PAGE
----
NASA scientists continue to analyse the treasure trove of data sent back by the New Horizons spacecraft after its brief, but highly productive, fly-by of Pluto late last year.
One of the biggest surprises has been the geological complexity of the dwarf planet and NASA’s finest brains have been grappling with how best to make sense of it.
Mission scientists have come up with this map to help understand the diversity of terrain and to piece together how Pluto’s surface has formed and evolved.
This map only covers a small portion of Pluto’s surface that measures 2,070 kilometres from top to bottom, but it includes the vast nitrogen-ice plain informally named Sputnik Planum and surrounding terrain.
The map is overlaid with colours that represent different geological terrains, each defined by its texture and morphology – smooth, pitted, craggy, hummocky or ridged, for example.
The black lines at the centre of the map represent troughs that mark the boundaries of cellular regions in the nitrogen ice.
The purple unit represents the chaotic, blocky mountain ranges that line Sputnik’s western border, and pink, the scattered, floating hills at its eastern edge.
Wright Mons, the possible cryovolcanic feature – a volcano that erupts water, ammonia or methane instead of molten rock – is mapped in red in the southern corner.
The rugged highlands, informally named Cthulhu Regio, are mapped in dark brown along the western edge, pockmarked by many large impact craters.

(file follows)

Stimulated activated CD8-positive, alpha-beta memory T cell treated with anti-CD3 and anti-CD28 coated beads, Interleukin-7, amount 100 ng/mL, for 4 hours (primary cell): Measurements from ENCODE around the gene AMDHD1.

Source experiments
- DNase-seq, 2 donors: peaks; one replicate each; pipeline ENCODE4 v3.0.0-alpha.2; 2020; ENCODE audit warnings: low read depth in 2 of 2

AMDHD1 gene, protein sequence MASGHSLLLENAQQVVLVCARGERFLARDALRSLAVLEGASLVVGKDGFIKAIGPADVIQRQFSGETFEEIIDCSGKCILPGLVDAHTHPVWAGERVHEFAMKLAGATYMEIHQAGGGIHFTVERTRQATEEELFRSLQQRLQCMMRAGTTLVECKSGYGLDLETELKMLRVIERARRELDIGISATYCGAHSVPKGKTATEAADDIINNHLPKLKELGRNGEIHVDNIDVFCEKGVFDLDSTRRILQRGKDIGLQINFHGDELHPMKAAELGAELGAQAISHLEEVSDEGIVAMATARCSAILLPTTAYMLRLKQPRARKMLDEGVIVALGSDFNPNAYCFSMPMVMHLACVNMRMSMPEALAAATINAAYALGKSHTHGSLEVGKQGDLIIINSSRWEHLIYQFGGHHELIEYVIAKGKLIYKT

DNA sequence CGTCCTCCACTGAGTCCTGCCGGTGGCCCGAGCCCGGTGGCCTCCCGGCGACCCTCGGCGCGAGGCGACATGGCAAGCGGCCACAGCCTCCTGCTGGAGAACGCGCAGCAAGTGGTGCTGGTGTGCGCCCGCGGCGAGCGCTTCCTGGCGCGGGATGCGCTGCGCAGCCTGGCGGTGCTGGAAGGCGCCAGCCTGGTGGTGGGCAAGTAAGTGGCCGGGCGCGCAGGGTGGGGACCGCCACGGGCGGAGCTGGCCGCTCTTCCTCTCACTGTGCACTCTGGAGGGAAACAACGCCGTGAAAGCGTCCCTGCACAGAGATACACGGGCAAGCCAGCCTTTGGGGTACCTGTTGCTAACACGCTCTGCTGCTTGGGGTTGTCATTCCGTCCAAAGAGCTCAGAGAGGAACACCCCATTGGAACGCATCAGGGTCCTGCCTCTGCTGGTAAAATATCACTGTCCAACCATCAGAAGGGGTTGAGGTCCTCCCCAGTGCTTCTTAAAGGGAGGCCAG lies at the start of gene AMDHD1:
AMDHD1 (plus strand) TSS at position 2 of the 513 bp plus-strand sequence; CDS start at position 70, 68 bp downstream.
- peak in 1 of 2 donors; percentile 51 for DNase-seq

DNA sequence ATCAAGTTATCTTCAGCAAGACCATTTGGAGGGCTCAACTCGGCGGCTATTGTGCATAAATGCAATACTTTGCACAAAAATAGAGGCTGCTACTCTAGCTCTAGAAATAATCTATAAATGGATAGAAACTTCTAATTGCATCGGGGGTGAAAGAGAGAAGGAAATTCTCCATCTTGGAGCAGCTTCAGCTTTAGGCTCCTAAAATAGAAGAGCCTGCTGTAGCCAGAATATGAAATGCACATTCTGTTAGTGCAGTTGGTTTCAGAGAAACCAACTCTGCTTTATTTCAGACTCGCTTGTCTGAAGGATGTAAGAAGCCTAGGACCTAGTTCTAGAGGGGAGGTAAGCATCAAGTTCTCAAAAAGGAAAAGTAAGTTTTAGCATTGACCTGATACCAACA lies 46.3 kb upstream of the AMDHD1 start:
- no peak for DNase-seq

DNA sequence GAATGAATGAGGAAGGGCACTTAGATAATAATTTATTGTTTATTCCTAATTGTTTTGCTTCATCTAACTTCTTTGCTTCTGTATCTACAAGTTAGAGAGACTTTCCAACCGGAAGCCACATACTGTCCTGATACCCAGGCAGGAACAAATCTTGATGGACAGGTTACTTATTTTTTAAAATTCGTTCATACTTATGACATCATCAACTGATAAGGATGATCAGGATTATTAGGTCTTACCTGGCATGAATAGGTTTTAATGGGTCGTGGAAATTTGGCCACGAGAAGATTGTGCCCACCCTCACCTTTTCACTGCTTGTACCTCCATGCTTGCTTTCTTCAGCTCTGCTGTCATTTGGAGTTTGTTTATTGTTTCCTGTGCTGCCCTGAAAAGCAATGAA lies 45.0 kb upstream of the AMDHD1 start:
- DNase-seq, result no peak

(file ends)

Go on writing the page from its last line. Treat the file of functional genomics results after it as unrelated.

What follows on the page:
The base map for this geologic map is a mosaic of 12 images obtained by the Long Range Reconnaissance Imager (LORRI) at a resolution of 390 metres per pixel. The images were obtained at a range of about 77,300 kilometres during New Horizons' fly-by on 14 July 2015.
Originally published by Cosmos as NASA puts Pluto’s geology on the map
Bill Condie is a science journalist based in Adelaide, Australia.
Read science facts, not fiction...
There’s never been a more important time to explain the facts, cherish evidence-based knowledge and to showcase the latest scientific, technological and engineering breakthroughs. Cosmos is published by The Royal Institution of Australia, a charity dedicated to connecting people with the world of science. Financial contributions, however big or small, help us provide access to trusted science information at a time when the world needs it most. Please support us by making a donation or purchasing a subscription today.